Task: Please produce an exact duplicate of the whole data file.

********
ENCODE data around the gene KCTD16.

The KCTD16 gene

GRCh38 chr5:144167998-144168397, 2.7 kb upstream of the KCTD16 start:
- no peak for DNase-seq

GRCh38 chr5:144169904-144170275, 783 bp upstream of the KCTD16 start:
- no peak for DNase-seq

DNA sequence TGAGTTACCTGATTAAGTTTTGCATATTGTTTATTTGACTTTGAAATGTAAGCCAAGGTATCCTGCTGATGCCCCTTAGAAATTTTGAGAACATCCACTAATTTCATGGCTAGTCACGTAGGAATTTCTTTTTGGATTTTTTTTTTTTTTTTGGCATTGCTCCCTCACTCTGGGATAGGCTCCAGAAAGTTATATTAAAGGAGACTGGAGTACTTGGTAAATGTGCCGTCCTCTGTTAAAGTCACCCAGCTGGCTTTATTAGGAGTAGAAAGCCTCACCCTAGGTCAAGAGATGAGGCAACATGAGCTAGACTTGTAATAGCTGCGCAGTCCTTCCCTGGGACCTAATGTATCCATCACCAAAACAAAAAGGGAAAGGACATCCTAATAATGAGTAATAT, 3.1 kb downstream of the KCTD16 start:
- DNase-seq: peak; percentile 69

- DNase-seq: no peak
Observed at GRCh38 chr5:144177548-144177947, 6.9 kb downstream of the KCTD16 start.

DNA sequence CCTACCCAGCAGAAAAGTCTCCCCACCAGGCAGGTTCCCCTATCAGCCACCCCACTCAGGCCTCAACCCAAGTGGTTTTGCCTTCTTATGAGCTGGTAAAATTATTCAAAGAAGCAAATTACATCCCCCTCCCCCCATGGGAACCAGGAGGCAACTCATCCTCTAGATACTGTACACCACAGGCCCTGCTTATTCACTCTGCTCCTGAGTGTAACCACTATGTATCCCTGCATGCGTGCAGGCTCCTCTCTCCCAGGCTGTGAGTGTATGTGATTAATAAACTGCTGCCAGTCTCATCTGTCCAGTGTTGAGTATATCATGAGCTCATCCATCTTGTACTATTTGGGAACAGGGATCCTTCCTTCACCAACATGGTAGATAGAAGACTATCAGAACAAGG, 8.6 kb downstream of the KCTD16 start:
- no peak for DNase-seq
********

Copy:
ENCODE data around the gene KCTD16.

The KCTD16 gene

GRCh38 chr5:144167998-144168397, 2.7 kb upstream of the KCTD16 start:
- no peak for DNase-seq

GRCh38 chr5:144169904-144170275, 783 bp upstream of the KCTD16 start:
- no peak for DNase-seq

DNA sequence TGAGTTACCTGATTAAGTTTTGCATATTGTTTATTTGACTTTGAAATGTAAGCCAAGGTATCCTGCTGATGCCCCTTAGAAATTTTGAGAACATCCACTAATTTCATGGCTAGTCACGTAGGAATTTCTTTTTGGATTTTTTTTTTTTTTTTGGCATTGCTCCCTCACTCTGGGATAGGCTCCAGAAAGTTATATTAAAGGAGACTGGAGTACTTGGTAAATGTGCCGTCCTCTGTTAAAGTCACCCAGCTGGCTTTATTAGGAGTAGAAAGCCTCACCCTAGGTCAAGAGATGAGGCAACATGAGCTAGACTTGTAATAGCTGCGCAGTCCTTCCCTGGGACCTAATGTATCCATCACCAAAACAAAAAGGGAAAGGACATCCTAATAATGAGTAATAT, 3.1 kb downstream of the KCTD16 start:
- DNase-seq: peak; percentile 69

- DNase-seq: no peak
Observed at GRCh38 chr5:144177548-144177947, 6.9 kb downstream of the KCTD16 start.

DNA sequence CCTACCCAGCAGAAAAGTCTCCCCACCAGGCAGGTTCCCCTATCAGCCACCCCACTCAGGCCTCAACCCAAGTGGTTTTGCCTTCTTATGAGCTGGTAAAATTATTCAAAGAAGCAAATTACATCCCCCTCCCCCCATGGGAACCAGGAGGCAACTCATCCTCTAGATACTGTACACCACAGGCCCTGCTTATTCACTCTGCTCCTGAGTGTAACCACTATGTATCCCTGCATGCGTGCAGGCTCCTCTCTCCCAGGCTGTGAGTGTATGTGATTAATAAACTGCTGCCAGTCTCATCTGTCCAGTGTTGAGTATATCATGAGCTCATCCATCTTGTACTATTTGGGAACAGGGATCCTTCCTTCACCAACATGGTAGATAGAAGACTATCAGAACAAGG, 8.6 kb downstream of the KCTD16 start:
- no peak for DNase-seq